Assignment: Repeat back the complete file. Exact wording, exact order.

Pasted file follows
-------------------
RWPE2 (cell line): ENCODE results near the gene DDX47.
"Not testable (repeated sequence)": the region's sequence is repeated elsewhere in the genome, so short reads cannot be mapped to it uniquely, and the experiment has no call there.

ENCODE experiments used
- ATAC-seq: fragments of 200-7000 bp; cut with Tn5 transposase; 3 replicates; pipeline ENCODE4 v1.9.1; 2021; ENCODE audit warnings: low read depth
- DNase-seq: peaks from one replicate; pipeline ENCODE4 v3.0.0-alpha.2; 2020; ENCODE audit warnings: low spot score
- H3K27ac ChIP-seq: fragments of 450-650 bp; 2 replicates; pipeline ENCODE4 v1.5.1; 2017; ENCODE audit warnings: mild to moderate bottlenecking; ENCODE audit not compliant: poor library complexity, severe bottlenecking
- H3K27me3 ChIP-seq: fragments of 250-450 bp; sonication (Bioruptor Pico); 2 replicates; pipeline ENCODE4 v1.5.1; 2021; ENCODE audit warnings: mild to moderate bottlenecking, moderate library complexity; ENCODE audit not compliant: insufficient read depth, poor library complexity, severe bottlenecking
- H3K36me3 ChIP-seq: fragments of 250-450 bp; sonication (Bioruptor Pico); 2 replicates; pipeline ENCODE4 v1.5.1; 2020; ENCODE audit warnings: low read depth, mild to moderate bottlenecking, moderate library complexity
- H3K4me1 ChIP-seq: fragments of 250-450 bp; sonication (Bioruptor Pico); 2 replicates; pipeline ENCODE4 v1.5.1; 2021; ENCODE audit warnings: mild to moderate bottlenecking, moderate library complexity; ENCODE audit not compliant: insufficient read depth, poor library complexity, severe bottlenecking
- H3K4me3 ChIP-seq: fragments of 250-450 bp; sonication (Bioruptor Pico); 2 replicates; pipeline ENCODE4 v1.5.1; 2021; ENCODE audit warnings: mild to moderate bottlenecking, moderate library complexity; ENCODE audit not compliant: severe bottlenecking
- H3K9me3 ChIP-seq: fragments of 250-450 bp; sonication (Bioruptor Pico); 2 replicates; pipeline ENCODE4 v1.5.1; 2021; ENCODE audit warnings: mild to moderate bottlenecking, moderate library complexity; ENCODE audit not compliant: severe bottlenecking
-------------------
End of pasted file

RWPE2 (cell line): ENCODE results near the gene DDX47.
"Not testable (repeated sequence)": the region's sequence is repeated elsewhere in the genome, so short reads cannot be mapped to it uniquely, and the experiment has no call there.

ENCODE experiments used
- ATAC-seq: fragments of 200-7000 bp; cut with Tn5 transposase; 3 replicates; pipeline ENCODE4 v1.9.1; 2021; ENCODE audit warnings: low read depth
- DNase-seq: peaks from one replicate; pipeline ENCODE4 v3.0.0-alpha.2; 2020; ENCODE audit warnings: low spot score
- H3K27ac ChIP-seq: fragments of 450-650 bp; 2 replicates; pipeline ENCODE4 v1.5.1; 2017; ENCODE audit warnings: mild to moderate bottlenecking; ENCODE audit not compliant: poor library complexity, severe bottlenecking
- H3K27me3 ChIP-seq: fragments of 250-450 bp; sonication (Bioruptor Pico); 2 replicates; pipeline ENCODE4 v1.5.1; 2021; ENCODE audit warnings: mild to moderate bottlenecking, moderate library complexity; ENCODE audit not compliant: insufficient read depth, poor library complexity, severe bottlenecking
- H3K36me3 ChIP-seq: fragments of 250-450 bp; sonication (Bioruptor Pico); 2 replicates; pipeline ENCODE4 v1.5.1; 2020; ENCODE audit warnings: low read depth, mild to moderate bottlenecking, moderate library complexity
- H3K4me1 ChIP-seq: fragments of 250-450 bp; sonication (Bioruptor Pico); 2 replicates; pipeline ENCODE4 v1.5.1; 2021; ENCODE audit warnings: mild to moderate bottlenecking, moderate library complexity; ENCODE audit not compliant: insufficient read depth, poor library complexity, severe bottlenecking
- H3K4me3 ChIP-seq: fragments of 250-450 bp; sonication (Bioruptor Pico); 2 replicates; pipeline ENCODE4 v1.5.1; 2021; ENCODE audit warnings: mild to moderate bottlenecking, moderate library complexity; ENCODE audit not compliant: severe bottlenecking
- H3K9me3 ChIP-seq: fragments of 250-450 bp; sonication (Bioruptor Pico); 2 replicates; pipeline ENCODE4 v1.5.1; 2021; ENCODE audit warnings: mild to moderate bottlenecking, moderate library complexity; ENCODE audit not compliant: severe bottlenecking